Wednesday, April 13, 2011

Facts About Dental Insruance

Have you ever left a dental office confused about your insurance? This is a frustrating feeling to have.
At AIDA, we strongly believe our patients deserve the best dental care services we can provide. In an effort to better educate our patients and readers, we would like to share some facts about dental insurance with you.
Your dental insurance is based upon a contract between your employer (or yourself, if you are insured independently) and your insurance company. Should questions arise regarding your dental insurance benefits, it is best for you to contact your employer or the insurance company directly.
Many dental offices, such as ours, offer to file your insruance electroically. This can save you time and hassle in the long run. Also, depending on the type of plan selected by your employer, insurance companies may require you to pay in full at the time of service. Insruance will then send a reimbursement check to the your home for the amount covered by your plan.

Dental insurance benefits differ greatly from traditional medical health insurance benefits and can vary quite a bit from plan to plan. When dental insurance plans first appeared in the early 1970’s most plans had a yearly maximum of $1,000. Today, some 30+ years later, most plans still have a maximum benefit of $1,000. That the premiums remained the same, allowing for a conservative yearly rate of inflation, your yearly plan maximums should be in excess of $4,500 today. Your premiums have increased, but your benefits have not. Therefore, dental insurance was never set-up to cover your services 100%; it is only an aid.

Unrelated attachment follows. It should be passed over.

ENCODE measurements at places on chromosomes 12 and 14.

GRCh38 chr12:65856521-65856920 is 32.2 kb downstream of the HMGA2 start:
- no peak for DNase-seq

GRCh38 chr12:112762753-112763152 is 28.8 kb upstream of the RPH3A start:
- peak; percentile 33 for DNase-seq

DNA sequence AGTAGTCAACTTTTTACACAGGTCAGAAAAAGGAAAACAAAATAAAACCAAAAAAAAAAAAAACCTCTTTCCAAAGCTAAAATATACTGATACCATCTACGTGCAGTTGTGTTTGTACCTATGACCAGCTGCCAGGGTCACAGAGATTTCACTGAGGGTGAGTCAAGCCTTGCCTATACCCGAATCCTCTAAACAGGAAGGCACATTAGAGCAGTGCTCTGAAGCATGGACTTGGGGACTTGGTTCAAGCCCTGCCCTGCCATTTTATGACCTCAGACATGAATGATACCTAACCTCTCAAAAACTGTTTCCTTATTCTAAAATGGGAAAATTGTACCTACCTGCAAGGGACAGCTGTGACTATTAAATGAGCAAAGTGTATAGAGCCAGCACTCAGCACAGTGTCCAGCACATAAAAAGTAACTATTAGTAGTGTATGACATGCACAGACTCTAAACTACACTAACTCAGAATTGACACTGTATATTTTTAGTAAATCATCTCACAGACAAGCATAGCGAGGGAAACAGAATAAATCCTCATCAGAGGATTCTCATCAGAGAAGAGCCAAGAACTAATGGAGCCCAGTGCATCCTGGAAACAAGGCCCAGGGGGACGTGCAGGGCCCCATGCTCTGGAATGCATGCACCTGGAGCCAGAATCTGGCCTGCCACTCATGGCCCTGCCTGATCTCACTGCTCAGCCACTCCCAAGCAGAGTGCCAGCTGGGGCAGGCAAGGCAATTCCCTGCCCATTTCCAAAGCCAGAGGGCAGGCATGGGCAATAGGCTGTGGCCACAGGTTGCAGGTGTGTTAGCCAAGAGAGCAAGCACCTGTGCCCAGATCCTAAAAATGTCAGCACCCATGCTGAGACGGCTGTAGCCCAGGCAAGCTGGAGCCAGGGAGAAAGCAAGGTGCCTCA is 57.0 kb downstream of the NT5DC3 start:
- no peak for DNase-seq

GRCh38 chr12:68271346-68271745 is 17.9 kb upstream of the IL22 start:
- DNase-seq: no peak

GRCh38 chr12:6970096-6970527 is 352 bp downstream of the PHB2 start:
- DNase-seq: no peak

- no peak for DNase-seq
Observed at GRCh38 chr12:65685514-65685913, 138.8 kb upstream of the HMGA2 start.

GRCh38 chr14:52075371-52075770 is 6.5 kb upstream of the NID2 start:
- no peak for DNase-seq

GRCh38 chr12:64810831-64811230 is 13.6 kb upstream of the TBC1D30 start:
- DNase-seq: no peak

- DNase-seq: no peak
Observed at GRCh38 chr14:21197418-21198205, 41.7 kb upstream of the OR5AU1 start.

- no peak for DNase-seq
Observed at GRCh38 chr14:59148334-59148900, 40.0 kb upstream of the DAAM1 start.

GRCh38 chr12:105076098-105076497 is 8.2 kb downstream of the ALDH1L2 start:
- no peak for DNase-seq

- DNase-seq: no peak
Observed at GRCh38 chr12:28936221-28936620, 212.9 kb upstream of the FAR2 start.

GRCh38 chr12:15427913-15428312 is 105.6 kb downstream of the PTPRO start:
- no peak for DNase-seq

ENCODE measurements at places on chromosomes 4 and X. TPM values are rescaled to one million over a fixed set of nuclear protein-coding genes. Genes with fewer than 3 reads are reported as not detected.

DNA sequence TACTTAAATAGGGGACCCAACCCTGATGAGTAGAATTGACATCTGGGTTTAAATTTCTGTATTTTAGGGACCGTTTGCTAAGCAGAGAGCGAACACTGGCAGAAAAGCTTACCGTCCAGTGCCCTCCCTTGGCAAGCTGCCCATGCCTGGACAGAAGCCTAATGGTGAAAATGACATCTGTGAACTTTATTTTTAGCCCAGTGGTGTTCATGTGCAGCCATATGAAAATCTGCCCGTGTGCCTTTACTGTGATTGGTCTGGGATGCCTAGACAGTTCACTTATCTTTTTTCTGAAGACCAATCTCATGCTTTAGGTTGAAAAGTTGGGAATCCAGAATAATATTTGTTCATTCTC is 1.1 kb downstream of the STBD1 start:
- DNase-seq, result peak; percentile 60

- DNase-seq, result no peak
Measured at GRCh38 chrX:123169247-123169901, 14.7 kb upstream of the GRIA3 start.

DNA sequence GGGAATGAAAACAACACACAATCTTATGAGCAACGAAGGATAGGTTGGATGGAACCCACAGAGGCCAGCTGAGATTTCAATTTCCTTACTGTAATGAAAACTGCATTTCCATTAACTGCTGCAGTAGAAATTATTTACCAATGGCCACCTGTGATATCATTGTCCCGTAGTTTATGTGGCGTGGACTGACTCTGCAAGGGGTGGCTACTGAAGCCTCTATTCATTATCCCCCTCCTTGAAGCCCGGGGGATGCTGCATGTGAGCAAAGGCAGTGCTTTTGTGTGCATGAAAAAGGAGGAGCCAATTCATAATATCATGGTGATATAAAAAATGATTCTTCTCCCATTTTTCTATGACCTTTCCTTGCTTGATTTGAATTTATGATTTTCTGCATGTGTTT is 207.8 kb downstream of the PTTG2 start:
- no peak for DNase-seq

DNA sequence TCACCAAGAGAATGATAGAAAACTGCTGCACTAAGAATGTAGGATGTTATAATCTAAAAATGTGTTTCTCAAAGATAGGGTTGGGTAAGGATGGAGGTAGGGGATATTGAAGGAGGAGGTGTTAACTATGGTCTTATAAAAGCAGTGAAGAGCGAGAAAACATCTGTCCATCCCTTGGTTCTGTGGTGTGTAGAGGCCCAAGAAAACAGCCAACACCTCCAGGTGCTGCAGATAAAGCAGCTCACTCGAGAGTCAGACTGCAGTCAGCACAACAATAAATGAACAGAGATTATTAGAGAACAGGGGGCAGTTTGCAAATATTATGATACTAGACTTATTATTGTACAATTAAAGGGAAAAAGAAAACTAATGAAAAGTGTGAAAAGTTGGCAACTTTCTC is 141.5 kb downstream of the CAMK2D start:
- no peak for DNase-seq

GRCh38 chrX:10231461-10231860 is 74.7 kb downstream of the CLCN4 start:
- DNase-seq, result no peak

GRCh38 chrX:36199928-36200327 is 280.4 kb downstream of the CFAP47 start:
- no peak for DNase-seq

You may receive notification from your insurance company stating that dental fees are “higher than usual and customary.” Insurance companies never reveal how they determine “usual, customary and reasonable” (UCR) fees. A recent survey done in the state of Washington found at least eight different UCR fee schedules for one zip code in the Seattle area. The fees are somehow determined by taking “a percentage” of an average fee for a particular procedure in a geographic area. Average has been defined as “the worst of the best” or “the best of the worst.”

Many plans tell their participants that they will be covered “up to 80% or up to 100%,” but do not clearly specify plan fee schedule allowances, annual maximums, or limitations. It is more realistic to expect dental insurance to cover 30% to 50% of major services. Remember, the amount a plan pays is determined by how much the employer paid for the plan. You get back only what your employer puts in, less the profits of the insurance company.

Many routine dental services are not covered by insurance companies. This does not mean they aren’t necessary or appropriate, just not covered.